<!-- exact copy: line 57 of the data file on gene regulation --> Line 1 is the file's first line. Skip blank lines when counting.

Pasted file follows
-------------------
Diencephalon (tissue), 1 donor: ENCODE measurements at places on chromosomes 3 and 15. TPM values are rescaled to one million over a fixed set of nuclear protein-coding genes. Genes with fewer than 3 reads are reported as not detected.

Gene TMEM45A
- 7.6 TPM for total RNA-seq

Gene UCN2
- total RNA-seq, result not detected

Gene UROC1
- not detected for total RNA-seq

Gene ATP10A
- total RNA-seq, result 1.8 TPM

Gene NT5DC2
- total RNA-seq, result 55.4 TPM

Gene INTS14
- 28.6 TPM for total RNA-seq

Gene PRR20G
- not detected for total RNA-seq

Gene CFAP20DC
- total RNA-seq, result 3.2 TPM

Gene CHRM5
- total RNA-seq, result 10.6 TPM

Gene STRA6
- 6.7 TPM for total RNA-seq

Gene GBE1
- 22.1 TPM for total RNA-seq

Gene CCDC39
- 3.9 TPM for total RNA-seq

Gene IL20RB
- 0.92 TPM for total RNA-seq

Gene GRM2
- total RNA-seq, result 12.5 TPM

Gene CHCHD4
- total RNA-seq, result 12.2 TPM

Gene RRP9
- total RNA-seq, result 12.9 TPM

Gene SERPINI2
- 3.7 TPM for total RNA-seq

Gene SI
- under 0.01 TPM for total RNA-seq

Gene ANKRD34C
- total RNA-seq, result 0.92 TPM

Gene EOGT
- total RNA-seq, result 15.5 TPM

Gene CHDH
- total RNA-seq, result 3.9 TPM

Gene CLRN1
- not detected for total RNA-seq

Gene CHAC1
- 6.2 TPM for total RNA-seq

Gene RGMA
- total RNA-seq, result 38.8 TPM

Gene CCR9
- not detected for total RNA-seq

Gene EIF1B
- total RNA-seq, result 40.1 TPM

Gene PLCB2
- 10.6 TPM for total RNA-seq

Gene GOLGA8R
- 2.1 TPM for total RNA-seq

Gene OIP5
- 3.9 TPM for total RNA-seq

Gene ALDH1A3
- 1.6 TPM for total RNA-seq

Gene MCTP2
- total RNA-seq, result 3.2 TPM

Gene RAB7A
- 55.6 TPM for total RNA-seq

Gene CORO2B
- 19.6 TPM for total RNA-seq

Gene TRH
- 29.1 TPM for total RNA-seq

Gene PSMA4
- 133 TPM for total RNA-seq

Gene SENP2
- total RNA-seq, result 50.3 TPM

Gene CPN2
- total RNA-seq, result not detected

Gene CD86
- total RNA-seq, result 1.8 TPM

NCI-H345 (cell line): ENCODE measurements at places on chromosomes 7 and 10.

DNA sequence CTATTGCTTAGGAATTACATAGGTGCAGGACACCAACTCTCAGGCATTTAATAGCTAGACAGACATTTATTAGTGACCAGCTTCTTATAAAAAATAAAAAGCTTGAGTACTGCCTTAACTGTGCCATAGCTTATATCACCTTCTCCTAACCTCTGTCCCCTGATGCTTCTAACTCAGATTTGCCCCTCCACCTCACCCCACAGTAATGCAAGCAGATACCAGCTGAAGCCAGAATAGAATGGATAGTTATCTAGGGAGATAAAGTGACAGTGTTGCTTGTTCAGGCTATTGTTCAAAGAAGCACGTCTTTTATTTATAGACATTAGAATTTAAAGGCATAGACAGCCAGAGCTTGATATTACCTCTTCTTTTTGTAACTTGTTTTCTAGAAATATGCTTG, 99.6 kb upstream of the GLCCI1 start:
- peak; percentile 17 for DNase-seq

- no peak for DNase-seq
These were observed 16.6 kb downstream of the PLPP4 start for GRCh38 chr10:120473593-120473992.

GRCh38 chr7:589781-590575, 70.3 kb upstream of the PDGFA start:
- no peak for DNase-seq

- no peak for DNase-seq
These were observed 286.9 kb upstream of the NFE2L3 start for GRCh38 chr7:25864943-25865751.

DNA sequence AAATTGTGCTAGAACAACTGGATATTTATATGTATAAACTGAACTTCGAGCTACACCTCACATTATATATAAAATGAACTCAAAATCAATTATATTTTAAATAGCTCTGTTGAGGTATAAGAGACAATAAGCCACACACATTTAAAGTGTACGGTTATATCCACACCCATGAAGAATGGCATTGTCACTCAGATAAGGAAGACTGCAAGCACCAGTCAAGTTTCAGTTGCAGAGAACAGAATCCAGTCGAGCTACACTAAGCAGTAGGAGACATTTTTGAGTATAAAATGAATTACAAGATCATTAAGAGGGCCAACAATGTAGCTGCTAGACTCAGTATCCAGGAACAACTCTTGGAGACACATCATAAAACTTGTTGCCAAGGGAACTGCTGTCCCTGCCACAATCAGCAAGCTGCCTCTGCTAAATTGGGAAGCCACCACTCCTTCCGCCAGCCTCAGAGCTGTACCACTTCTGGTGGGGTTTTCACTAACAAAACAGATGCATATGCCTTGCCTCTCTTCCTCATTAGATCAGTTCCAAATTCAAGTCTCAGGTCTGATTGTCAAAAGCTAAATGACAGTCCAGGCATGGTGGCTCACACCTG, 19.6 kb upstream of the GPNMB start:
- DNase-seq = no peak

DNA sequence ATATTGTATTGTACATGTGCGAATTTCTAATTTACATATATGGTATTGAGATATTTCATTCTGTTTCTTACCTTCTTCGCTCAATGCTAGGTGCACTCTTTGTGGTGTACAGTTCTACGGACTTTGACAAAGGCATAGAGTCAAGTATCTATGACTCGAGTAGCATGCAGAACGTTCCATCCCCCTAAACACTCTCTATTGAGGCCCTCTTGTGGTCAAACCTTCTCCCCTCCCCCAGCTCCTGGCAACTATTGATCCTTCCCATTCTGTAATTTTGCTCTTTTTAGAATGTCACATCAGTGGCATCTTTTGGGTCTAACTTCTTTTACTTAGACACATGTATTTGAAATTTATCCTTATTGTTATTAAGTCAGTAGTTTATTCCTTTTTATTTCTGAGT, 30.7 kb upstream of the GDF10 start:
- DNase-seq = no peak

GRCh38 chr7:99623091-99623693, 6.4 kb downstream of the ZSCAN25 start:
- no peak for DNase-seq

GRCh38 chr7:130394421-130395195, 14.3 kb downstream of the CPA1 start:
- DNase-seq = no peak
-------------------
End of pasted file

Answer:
- 2.1 TPM for total RNA-seq